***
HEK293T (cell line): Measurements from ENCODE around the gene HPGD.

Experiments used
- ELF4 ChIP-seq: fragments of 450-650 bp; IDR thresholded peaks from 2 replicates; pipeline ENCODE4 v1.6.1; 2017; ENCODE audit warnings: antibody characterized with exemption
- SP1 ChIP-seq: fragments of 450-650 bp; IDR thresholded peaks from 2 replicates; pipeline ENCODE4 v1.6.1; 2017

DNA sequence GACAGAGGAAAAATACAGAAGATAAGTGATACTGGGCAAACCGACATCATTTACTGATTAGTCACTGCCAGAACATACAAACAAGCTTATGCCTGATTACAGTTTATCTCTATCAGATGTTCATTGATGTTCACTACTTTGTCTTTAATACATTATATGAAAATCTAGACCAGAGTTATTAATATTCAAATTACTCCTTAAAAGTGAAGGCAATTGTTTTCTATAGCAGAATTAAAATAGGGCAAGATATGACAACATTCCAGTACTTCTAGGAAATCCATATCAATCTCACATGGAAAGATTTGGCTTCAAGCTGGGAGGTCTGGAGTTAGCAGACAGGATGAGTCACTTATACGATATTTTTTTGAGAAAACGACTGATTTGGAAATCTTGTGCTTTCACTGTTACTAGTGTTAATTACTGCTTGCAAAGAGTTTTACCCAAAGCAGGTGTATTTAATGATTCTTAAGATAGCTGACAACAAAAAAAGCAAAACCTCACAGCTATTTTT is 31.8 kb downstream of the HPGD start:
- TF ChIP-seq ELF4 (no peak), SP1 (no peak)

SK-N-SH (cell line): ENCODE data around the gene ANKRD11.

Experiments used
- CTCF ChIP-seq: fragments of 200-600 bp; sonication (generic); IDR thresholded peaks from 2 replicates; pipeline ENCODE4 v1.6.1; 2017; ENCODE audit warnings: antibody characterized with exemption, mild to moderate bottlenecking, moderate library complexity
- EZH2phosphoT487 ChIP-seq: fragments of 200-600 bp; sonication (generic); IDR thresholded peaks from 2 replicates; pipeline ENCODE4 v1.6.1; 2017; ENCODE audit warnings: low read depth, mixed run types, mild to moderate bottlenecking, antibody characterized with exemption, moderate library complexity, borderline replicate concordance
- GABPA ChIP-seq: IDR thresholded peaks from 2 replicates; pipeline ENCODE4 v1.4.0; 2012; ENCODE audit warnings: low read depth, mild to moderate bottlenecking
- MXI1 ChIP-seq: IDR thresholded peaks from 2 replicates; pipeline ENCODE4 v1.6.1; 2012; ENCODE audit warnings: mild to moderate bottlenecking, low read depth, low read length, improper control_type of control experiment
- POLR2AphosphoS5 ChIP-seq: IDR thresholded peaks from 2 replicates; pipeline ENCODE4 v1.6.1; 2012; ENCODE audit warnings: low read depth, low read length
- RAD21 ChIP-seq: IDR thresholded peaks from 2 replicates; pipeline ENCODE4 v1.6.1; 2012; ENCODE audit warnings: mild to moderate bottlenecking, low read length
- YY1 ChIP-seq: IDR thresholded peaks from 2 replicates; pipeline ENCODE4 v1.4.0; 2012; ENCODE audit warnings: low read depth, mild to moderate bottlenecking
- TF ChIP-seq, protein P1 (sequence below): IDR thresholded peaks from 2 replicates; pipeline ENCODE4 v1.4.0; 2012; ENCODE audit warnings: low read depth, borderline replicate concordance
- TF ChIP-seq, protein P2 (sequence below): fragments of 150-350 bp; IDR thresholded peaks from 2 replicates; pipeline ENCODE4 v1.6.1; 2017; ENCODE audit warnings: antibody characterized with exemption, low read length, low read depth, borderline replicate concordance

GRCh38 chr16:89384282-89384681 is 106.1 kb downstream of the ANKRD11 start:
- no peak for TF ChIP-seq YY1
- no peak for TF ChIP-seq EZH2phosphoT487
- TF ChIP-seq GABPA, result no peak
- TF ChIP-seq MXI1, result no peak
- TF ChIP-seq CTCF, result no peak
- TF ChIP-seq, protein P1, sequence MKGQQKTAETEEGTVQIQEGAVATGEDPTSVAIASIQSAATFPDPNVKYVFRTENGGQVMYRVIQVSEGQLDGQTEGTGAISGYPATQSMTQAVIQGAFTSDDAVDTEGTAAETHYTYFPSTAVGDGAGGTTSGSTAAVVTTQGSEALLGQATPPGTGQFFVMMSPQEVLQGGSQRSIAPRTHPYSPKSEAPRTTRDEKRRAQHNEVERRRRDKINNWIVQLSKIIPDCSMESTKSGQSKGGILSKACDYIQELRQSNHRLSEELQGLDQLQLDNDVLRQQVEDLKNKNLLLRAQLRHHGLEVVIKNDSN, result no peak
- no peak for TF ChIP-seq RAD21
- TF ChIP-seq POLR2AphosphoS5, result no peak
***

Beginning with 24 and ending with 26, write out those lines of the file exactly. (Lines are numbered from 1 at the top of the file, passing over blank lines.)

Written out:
- TF ChIP-seq, protein P1, sequence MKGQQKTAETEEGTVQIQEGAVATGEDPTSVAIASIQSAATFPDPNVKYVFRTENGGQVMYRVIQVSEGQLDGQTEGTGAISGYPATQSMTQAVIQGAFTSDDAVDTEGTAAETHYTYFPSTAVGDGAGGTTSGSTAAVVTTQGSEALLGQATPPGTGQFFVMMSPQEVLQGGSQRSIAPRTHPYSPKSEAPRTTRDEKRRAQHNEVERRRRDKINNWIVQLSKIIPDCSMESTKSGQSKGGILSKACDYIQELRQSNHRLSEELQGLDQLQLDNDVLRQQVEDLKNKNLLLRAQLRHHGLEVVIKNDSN, result no peak
- no peak for TF ChIP-seq RAD21
- TF ChIP-seq POLR2AphosphoS5, result no peak